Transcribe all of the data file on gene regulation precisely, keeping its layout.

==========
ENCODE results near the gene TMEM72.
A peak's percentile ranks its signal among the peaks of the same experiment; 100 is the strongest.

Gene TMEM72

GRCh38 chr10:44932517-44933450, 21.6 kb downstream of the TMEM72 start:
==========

ENCODE results near the gene TMEM72.
A peak's percentile ranks its signal among the peaks of the same experiment; 100 is the strongest.

Gene TMEM72

GRCh38 chr10:44932517-44933450, 21.6 kb downstream of the TMEM72 start: